The president of Gardner-Webb University believes if those in charge of the banks and businesses whose greed and risky practices have plunged the nation into recession had been graduates of North Carolina Baptist colleges, “we would not be in the mess we’re in today.”
“I believe that emphatically,” said Frank Bonner, president of Gardner-Webb since July 2005.
Bonner made his remarks in a forum of the five North Carolina Baptist colleges during a meeting Feb. 9 at First Baptist Church, Greensboro, that looked toward a “New Baptist Century.”
Celebrating the first four centuries of Baptist history, the meeting sponsored by the Cooperative Baptist Fellowship of North Carolina asked the presidents to look forward and to quantify the value of a Christian education over a secular education, which is often less expensive.
Wayne Wike, assistant to the president of Wingate University who was on his honeymoon, moderated the conversation among the four other presidents.
While none could offer a confident forecast of Baptist higher education 100 years from now, they all agreed it would be dramatically different. Bonner said in four to six decades, it will be “unrecognizable from today.” Education itself is being reduced to a “commodity” he said, with costs “spiraling past the ability of families to pay.”
As families weigh the value of education against the cost, they will realize in the coming decades that “in education, there must be a moral element, even a Christian element,” Bonner said.
Jerry Wallace, president of Campbell University, said Campbell’s founder originally advertised his school as being “15 miles from the nearest bar.”
“I don’t think that is what the next century of Christian education is going to be about,” he said. Instead Christian colleges must “inform, inspire and challenge our students with a Christian worldview founded on an orientation of the best of what it means to be Baptist.”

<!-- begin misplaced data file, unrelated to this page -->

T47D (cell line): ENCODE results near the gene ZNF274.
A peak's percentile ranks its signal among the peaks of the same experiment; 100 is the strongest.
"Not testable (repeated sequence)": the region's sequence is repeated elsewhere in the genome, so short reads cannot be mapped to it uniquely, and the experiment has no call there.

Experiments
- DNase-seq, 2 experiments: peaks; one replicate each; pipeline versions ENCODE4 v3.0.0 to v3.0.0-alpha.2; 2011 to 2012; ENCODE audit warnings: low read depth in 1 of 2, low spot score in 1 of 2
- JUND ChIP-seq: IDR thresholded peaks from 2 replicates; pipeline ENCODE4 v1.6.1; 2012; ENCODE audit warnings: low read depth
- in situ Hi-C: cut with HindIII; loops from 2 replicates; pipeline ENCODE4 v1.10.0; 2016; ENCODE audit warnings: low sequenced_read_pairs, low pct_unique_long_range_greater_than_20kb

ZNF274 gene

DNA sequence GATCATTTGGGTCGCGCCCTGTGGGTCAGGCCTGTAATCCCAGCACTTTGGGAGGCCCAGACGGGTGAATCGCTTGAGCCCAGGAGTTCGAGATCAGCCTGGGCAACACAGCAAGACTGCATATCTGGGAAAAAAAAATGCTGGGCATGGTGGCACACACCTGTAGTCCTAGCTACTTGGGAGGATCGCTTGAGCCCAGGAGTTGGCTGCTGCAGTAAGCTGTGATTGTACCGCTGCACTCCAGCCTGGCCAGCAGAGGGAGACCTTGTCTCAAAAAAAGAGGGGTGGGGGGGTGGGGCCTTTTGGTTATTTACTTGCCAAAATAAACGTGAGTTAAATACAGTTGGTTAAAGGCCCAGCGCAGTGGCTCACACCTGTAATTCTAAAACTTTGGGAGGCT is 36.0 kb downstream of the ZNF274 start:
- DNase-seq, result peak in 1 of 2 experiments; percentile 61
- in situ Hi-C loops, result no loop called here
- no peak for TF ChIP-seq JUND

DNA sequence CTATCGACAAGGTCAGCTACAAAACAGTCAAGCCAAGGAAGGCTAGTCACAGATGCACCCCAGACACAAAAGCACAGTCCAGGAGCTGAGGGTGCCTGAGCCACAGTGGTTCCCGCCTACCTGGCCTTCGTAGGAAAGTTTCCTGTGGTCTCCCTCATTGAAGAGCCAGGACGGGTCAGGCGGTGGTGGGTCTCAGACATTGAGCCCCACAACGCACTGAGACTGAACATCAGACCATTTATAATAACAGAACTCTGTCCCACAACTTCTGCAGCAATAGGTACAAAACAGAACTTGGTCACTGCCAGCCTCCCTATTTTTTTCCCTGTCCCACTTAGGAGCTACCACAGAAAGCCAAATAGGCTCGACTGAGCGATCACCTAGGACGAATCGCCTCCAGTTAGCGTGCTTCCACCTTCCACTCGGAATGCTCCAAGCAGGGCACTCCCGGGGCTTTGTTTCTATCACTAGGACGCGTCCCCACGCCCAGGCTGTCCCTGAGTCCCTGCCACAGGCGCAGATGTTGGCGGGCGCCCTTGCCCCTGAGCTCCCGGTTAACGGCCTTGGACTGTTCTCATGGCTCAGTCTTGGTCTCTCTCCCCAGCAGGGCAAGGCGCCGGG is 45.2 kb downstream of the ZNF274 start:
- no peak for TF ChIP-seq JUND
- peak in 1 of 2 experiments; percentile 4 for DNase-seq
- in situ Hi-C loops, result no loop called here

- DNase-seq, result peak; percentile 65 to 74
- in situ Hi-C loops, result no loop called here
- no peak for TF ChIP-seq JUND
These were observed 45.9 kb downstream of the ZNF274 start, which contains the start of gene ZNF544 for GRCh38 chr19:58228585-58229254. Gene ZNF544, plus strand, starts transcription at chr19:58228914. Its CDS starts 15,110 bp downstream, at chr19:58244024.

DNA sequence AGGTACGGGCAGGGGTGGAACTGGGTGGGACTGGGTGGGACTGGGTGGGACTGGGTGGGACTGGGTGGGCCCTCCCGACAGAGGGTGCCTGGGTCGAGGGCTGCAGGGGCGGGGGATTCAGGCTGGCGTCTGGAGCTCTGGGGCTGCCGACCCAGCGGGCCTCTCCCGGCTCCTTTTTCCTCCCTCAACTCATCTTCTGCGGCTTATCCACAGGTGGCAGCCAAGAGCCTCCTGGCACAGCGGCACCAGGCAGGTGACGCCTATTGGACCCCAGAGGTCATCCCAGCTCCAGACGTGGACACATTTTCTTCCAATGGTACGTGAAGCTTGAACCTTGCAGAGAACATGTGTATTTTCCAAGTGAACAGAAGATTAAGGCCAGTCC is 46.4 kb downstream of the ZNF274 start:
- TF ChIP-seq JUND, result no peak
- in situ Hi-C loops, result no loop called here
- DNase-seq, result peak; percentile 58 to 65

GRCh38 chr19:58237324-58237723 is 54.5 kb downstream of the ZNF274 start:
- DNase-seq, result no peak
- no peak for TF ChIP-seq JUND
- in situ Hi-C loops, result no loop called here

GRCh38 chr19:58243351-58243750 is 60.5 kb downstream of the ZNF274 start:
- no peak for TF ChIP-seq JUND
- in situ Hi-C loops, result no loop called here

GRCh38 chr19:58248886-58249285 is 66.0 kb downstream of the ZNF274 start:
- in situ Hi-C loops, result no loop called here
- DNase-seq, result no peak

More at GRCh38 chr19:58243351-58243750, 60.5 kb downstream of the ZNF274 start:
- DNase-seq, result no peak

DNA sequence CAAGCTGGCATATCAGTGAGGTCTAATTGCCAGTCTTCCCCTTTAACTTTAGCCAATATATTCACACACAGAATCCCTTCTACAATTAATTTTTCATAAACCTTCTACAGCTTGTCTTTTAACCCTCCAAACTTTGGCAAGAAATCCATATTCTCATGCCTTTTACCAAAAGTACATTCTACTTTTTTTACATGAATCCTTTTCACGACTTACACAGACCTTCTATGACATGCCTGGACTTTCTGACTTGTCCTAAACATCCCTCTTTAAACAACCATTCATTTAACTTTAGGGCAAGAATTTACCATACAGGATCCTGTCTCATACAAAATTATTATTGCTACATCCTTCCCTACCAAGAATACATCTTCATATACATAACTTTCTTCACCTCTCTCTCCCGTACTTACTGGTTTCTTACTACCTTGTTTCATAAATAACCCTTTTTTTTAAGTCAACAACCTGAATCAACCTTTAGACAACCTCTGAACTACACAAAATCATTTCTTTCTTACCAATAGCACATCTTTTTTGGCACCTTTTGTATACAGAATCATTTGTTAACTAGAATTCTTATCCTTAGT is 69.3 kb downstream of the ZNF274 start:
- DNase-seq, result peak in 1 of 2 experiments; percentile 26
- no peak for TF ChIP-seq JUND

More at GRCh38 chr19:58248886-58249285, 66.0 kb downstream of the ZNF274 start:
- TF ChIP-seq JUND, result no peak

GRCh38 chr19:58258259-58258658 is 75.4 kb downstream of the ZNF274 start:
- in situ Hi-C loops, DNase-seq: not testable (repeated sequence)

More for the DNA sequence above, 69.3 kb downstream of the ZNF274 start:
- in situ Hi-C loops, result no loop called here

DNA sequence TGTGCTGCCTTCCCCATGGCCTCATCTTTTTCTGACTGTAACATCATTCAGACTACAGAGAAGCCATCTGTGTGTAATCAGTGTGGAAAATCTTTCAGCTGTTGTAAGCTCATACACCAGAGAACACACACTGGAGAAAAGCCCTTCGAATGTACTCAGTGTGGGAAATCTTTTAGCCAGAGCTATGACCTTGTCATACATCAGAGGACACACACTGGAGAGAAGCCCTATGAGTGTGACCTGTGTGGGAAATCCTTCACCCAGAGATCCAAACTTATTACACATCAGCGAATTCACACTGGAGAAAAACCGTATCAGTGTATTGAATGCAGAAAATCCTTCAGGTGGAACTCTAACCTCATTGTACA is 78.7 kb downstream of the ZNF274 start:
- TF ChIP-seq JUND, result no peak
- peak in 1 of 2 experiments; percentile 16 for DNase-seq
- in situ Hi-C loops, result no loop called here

Emphasizing several things often assumed to the contrary, the presidents said their student bodies often are more diverse than those of state-sponsored institutions.
Dan Lunsford, president of Mars Hill College, said 71 percent of Mars Hill’s entering students last year were first generation college students, and 40 percent were Pell Grant eligible, indicative of the “highest financial need.” That rate of Pell Grant eligibility, he said, is higher than any state institution, other than that of historically black colleges. “This is a mission field,” he said.
“The value we add is we bring to our campuses young people from all walks of life,” Lunsford said. “Mars Hill has the highest diversity of any institution in western North Carolina, public or private.”
Chris White, president of Chowan University, said it is “fortunate, maybe … providential” that North Carolina’s Baptist colleges are entering the national economic crisis “at a high point” in their history.
“These schools are very resilient,” said White, who also was president of Gardner-Webb. “The issue is not survival. That was set a long time ago. The issue is ministry.”
“We move forward with a sense of optimism laced with reality,” he said.
White said Chowan is taking specific steps to make sure a change in relationship to the Baptist State Convention of North Carolina does not lead to a diminishing Christian or Baptist identity. Those steps include scholarships for students preparing for ministry, and three full-time campus ministers.
Wallace said none of the panel would have been on the stage “were it not for the support of North Carolina Baptists.”
At some point in each school’s history, “North Carolina Baptists came around us to meet needs and help us grow and survive.” Today the five North Carolina Baptist schools enroll about 18,000 students and each is strong.
“The tremendous challenge in Christian higher education is to spell out to students the Baptist call in a winsome and attractive way,” Wallace said. “If we will allow expression of freedom our best days are yet to come.”